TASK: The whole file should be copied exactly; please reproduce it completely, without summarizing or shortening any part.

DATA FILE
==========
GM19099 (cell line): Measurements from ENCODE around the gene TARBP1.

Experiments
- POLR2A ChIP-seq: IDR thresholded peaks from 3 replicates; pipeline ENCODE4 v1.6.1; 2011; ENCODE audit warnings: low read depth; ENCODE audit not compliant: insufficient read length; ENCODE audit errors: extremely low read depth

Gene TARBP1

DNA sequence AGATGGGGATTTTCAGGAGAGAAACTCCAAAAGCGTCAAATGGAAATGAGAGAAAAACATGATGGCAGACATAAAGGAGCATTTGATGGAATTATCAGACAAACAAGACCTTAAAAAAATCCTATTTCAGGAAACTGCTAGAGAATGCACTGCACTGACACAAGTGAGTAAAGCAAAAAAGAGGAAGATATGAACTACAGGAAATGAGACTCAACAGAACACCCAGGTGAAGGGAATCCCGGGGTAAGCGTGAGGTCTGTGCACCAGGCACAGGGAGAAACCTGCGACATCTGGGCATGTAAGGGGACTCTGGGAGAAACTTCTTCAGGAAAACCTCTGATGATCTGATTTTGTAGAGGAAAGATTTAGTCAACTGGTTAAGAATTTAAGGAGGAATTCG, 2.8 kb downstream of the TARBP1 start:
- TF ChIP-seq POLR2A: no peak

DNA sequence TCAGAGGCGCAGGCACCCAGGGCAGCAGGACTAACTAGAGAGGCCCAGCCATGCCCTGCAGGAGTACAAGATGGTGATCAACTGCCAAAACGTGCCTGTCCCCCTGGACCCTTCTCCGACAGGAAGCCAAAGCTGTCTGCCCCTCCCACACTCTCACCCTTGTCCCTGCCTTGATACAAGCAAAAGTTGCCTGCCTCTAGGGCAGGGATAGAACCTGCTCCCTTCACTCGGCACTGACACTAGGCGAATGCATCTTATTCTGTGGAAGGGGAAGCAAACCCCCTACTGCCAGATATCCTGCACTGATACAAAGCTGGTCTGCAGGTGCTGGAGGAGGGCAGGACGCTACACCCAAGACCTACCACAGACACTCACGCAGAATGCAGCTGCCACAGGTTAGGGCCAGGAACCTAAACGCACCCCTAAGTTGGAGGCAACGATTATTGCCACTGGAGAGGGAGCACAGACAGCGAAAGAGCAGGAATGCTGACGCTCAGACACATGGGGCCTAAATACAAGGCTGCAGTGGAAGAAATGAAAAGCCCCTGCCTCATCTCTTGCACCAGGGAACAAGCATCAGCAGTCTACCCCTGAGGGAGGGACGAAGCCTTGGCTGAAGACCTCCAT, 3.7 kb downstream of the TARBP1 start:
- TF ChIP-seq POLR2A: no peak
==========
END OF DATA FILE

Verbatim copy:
GM19099 (cell line): Measurements from ENCODE around the gene TARBP1.

Experiments
- POLR2A ChIP-seq: IDR thresholded peaks from 3 replicates; pipeline ENCODE4 v1.6.1; 2011; ENCODE audit warnings: low read depth; ENCODE audit not compliant: insufficient read length; ENCODE audit errors: extremely low read depth

Gene TARBP1

DNA sequence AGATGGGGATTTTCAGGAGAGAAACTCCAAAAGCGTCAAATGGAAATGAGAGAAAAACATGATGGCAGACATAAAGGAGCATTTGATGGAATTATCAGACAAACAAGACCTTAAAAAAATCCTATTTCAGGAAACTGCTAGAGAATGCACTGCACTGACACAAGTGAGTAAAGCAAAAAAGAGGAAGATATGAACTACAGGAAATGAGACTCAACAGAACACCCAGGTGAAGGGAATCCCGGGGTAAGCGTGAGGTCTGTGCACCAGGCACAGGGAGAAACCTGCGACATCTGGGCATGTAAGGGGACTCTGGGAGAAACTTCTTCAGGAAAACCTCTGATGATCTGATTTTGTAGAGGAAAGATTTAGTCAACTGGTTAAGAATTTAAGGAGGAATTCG, 2.8 kb downstream of the TARBP1 start:
- TF ChIP-seq POLR2A: no peak

DNA sequence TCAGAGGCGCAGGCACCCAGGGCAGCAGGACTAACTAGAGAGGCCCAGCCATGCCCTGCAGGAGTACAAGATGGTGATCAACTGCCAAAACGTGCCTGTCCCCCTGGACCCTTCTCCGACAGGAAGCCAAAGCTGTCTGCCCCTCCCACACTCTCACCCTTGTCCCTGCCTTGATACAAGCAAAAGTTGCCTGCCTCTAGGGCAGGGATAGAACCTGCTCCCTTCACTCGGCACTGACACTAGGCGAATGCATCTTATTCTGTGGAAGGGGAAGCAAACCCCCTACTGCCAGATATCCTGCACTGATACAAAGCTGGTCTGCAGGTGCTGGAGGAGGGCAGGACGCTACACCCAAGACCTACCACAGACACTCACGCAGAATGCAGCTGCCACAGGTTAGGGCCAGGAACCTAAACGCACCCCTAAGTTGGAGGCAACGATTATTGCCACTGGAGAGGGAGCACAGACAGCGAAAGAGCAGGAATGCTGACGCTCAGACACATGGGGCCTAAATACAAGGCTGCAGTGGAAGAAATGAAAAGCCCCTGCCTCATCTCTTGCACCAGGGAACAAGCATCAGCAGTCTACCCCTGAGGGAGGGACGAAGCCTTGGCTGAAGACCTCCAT, 3.7 kb downstream of the TARBP1 start:
- TF ChIP-seq POLR2A: no peak